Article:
Barnesville lies on the southeastern edge of the Red River Valley. It is just inside the boundary of what used to be the glacial Lake Agassiz, making the soil in this area a rich, black loam with a clay subsoil. This was very attractive to businessmen, farmers and the railroad.

In 1877, James J. Hill, the railroad tycoon who built the Great Northern Railroad, completed the first track to the city and the days of being a railroad town began. At the same time, George I. Barnes, the city’s namesake, moved his store, originally a boxcar near Downer, to a site just north of the present city limits. Two years later, yet another rail line reached Barnesville and George moved his store into the present city.

In 1880, the rail line was completed to Moorhead and Peter E. Thompson bought Barnes’ business. In 1882, Thompson platted the town. By 1890, the City of Barnesville had grown to 1,069 people and had repair shops and a roundhouse. At one time, the railroad employed 75 to 150 men, largely immigrants from Germany, Sweden, and Norway. By the turn of the century, there were five hotels, five churches, two breweries, and the City Hall and Opera House was newly built.

In 1907, the railroad shops were moved to Devil’s Lake, North Dakota, and the Golden Era of the railroad in Barnesville came to an end. Barnesville, however, continued to flourish, supported by a thriving agricultural economy. Wheat was the dominant crop not only for the south-central portion of Clay County, but for the Red River Valley as a whole. In fact, the 1898 Pictorial Barnesville declared that “Barnesville enjoys the reputation of having the best grain market in the district.”

Despite early success in wheat, it became clear that crop diversity was needed. Ohio seed potatoes began to be grown in considerable numbers around Barnesville about 1908.

So much so, that the potato crop did become and continues to be very important to the city of Barnesville. It was at a special meeting on the 17th of June, 1938, a group of local citizens decided to honor the potato by having a celebration, the forerunner of today’s Potato Days Festival which attracts over 21,000 people from around the country.

While growing, Barnesville grappled with the problems that every other town, whatever its size, faced in the late nineteenth century: sanitation, transportation, water, lighting, safety and the need for culture. In 1900 a steam heating plant was built and in 1901 Barnesville became the first community in Minnesota to operate a municipal telephone system. Today the Barnesville Municipal Telephone Company is still operating as only one of two municipal phone companies in the state. As early as 1904 Barnesville had its own physician, community medical service continues today with the Barnesville Area Clinic.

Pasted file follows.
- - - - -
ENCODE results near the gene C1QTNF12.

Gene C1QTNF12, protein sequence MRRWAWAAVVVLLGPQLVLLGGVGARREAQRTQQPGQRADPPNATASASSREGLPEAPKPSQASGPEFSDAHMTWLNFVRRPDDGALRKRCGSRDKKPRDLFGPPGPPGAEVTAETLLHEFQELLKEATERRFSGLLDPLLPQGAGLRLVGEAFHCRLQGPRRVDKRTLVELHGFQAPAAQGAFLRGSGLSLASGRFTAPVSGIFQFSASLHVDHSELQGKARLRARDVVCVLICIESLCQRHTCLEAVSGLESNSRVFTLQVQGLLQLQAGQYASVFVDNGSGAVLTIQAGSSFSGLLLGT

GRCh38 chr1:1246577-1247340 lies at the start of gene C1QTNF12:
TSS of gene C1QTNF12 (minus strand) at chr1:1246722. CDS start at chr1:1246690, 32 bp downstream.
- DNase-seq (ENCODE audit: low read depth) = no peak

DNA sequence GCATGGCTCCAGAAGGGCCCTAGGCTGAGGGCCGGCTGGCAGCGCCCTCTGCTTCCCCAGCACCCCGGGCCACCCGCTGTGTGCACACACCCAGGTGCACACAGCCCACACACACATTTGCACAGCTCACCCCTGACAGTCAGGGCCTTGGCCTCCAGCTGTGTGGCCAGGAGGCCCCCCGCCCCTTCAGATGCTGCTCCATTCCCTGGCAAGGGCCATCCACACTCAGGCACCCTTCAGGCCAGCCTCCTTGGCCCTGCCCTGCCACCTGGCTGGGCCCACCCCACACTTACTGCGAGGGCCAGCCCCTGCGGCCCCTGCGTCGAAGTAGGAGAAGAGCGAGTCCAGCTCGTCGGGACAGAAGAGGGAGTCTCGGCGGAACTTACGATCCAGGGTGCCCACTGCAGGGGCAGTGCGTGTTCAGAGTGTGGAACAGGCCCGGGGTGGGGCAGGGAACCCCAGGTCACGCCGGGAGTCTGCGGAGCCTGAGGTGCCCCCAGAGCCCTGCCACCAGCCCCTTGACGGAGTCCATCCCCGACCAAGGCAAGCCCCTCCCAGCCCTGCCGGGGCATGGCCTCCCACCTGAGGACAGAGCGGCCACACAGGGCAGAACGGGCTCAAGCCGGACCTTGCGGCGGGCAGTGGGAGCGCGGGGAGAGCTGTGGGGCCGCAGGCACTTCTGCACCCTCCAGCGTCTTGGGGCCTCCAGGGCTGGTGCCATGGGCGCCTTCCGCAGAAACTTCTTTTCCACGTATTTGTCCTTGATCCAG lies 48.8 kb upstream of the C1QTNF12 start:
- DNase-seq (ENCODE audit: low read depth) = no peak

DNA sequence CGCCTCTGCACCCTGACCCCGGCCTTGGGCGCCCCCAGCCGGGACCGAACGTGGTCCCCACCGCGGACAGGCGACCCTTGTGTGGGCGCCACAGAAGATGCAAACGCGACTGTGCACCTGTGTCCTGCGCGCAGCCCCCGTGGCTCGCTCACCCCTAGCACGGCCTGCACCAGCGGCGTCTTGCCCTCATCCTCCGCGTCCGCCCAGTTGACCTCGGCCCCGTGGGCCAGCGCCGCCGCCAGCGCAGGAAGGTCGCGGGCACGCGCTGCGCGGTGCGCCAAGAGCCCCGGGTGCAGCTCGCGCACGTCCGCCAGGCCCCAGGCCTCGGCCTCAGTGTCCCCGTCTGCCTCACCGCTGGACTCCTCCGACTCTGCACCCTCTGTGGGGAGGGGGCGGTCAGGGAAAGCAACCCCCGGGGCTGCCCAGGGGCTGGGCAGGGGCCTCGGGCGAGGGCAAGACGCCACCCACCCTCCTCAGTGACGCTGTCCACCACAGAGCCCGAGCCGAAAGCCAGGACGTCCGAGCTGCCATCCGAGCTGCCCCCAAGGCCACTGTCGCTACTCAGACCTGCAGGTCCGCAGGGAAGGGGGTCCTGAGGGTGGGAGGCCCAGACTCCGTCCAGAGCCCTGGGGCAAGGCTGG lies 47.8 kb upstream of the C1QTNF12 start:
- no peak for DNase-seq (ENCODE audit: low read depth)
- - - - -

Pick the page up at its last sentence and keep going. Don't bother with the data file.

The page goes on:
Education in Barnesville began in 1870 with a private school. The first public school building was eventually purchased by the Assumption Church and a second was built in 1891. In May 1895 a high school department was established, and in 1899 it was decided by the school board to build another high school building. In 1914, this structure was torn down and a new high school building was erected. Today the citizens of Barnesville continue to support education by approving referendums that have resulted in a new addition to the high school and improvements to the elementary school.

Entertainment in early Barnesville came from a variety of sources much as today. Sports were very popular. The performance of a town’s sports teams was a topic of great public concern and taken very seriously. In 1886, entertainment was boosted by a roller rink, and ten years later by a bowling alley beneath the Catlin Bros. drugstore. On a more refined note, the Opera House was built in 1891. It was always featuring music, comedy or drama. Barnesville also had a movie theater up until the late 1970’s.

The Clay County Fair first came to Barnesville in 1914, when a group of Barnesville men formed the Clay Country Fair and Agricultural Association. The first fair was held November 23-25, 1914 in downtown Barnesville. Over the years the fair has added many attractions, one of the most popular being the Demolition Derby which was started in 1968.

Barnesville has come through many eras with its great resources and adaptability. Over the past decade Barnesville has positioned itself as a bedroom community for the Fargo-Moorhead metropolitan area. Many local businesses continue to provide a wide variety of goods and services to the residents. Agriculture remains as a major part of the local economy. Today, Barnesville, with a population of over 2,600 continues with many great traditions, but also looks to the future for all the possibilities to come.